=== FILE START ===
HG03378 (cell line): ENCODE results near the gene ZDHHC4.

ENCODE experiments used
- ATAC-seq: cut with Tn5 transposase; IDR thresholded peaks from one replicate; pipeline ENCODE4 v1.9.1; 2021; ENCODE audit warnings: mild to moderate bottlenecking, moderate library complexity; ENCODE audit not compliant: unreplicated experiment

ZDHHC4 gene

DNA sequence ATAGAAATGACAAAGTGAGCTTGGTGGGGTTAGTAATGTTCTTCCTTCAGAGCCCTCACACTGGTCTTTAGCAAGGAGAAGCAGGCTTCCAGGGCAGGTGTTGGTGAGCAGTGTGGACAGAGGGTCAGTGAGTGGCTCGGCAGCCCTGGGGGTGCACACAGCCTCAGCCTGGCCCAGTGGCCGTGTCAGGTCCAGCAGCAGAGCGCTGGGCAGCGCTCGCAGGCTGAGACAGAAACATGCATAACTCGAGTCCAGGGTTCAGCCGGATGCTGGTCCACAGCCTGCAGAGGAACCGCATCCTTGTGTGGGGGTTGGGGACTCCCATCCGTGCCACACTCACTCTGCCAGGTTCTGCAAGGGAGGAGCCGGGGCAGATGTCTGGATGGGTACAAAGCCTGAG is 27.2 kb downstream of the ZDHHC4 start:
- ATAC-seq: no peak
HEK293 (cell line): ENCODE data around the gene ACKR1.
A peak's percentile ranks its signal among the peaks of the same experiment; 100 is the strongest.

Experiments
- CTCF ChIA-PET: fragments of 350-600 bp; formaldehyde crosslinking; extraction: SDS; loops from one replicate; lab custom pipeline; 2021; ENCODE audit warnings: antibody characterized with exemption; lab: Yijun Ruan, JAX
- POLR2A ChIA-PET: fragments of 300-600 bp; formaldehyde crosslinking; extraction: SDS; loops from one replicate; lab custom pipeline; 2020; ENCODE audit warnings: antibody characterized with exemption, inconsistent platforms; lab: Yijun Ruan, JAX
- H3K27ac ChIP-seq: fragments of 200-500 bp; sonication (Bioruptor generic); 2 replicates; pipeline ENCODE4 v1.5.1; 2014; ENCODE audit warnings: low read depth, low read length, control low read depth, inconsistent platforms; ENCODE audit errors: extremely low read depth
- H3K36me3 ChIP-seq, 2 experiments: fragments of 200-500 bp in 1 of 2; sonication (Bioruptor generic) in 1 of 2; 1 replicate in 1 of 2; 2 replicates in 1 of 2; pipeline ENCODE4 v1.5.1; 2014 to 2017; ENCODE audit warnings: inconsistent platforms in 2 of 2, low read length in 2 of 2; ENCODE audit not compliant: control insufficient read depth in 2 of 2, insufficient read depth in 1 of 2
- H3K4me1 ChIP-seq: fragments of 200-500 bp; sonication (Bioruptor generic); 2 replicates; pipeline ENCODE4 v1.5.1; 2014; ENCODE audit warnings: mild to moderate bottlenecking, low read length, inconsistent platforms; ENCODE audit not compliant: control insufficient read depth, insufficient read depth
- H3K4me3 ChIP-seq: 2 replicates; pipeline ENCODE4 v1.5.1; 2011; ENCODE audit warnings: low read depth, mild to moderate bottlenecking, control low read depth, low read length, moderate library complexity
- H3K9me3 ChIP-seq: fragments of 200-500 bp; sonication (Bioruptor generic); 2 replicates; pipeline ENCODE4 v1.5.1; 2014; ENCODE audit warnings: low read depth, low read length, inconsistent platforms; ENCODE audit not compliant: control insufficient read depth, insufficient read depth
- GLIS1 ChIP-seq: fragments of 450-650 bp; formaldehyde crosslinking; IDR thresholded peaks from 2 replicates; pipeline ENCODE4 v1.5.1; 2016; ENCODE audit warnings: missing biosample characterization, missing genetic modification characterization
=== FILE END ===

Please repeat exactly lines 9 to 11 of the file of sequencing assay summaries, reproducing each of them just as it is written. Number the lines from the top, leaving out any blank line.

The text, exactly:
Experiments
- CTCF ChIA-PET: fragments of 350-600 bp; formaldehyde crosslinking; extraction: SDS; loops from one replicate; lab custom pipeline; 2021; ENCODE audit warnings: antibody characterized with exemption; lab: Yijun Ruan, JAX
- POLR2A ChIA-PET: fragments of 300-600 bp; formaldehyde crosslinking; extraction: SDS; loops from one replicate; lab custom pipeline; 2020; ENCODE audit warnings: antibody characterized with exemption, inconsistent platforms; lab: Yijun Ruan, JAX